|| Print ||
|Articles - February 2010|
|Thursday, January 21, 2010|
A team of veterans from the recycling industry plans to break ground this month on a new plastics recycling facility in St. Helens to turn millions of tons of discarded plastic bottles into raw materials for re-use.
The new ORPET recycling plant is expected to employ 50 people as it launches and to grow in synch with the regional market for recycled plastic. The project is a collaboration between Dennis Denton of Denton Plastics, the largest plastics recycler in Oregon; Tom Leaptrott of Quantum Leap LLC, a supplier of packaging materials; and the Oregon Beverage Recycling Cooperative, which runs the state’s five-cent bottle deposit program.
The end product to be manufactured in St. Helens will be PET polyester flakes, widely used in construction and packaging materials as well as apparel. Some 6 billion pounds of this raw material are used each year nationally, according to Leaptrott.
“It’s an affordable, sustainable product,” says Leaptrott. “This type of recycling has been done for 25 years. It’s a proven process and it’s very clean.”
Local and state officials have praised the project on environmental as well as economic grounds. Recycling plastic bottles locally rather than shipping them to China to be recycled will reduce the burning of transportation fuel, while creating new employment in a community that recently lost hundreds of jobs at the local paper mill.
Leaptrott says the market for recycled plastics crashed during the recession but has recovered powerfully over the past few months. “We won’t have any trouble selling what we make,” he predicts.
Wednesday, January 07, 2015
BY LINDA BAKER | OB EDITOR
The Oregon Business Plan Leadership Summit drew more than 1,000 people to the Oregon Convention Center yesterday.
Thursday, December 18, 2014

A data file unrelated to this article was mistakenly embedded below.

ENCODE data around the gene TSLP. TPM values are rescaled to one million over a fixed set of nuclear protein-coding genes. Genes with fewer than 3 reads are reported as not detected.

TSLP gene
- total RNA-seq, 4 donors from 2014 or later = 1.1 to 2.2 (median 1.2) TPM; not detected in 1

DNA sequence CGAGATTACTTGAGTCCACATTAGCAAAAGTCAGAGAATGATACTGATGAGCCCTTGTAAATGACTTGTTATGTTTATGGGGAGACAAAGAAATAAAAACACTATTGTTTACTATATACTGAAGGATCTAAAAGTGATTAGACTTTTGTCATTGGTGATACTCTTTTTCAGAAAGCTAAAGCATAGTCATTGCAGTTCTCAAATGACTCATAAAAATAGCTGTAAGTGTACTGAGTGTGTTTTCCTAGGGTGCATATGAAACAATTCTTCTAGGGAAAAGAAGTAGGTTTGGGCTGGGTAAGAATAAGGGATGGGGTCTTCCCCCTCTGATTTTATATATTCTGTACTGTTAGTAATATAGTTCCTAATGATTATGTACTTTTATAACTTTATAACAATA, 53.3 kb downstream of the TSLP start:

BY JASON NORRIS | OB CONTRIBUTOR
The implosion of the energy complex: The best thing for low oil prices is low oil prices.
Monday, January 26, 2015
BY JOE CORTRIGHT
"Nostalgia is not an economic strategy."
Thursday, December 11, 2014
BY JACOB PALMER | OB DIGITAL NEWS EDITOR
We ask business and nonprofit leaders how they survive the season.
Thursday, December 11, 2014
By MEGHAN NOLT
VIDEO: Revamping a Classic — an iconic eatery stays relevant in a changing marketplace.
Wednesday, January 14, 2015
BY NISHANT BHAJARIA | OP-ED CONTRIBUTOR
Startups in the growth phase are associated with a fresh infusion of capital — human and financial — a curiosity factor and products to disrupt the market and drive demand. Portland’s economy gives off the same aroma.
Saturday, December 13, 2014
Seven tidbits about the president and CEO of AKT Group.
Real Time - Oregon Business
Tweets by @OregonBusiness
|The Carbon Calculus|
|Will Medford Ever Be Cool?|
|Raising the Stakes|
|The Human Factor|
|Which Way to Chinatown?|
|Commercial jet demand bolsters Boeing |
|Apple augments record quarter by shorting memory|
|Microsoft, Caterpillar woes lead Dow decrease|
|US consumer confidence continues to rise|
|Radical party's election win in Greece creates shockwaves|
|Flights canceled en masse as east coast preps for blizzard|
|West Coast port talks resume after rallies|
Is your business ready to join us in the call for action? This opening panel includes Oregon businesses who will discuss why they signed the Oregon Climate Declaration, the investments they are making to reduce carbon emissions, and how their actions are affecting their companies.
Get ready for two days of special events produced with the EPA, Portland Timbers and ISOS before and after the GoGreen Conference on October 16.
hubbub health uses behavior change science to rethink wellness programs.
In Ashland, a public-private partnership results in online resources to help diversify the local economy.
How sports tourism is driving economic growth and making cities across Oregon a better place to live.
If you have given a former employee access to your company’s electronic information by virtue of assigning a desktop or laptop computer and you suspect he or she of having taken electronically stored data, there are several steps to follow to preserve electronic forensic evidence from spoliation.
The official launch will be Jan. 14.
In a switch on the traditional trade show, representatives from UO departments and local and state agencies will host tables to connect with businesses and vendors. The fourth Reverse Vendor Fair will take place Wednesday, Feb. 25, in Eugene.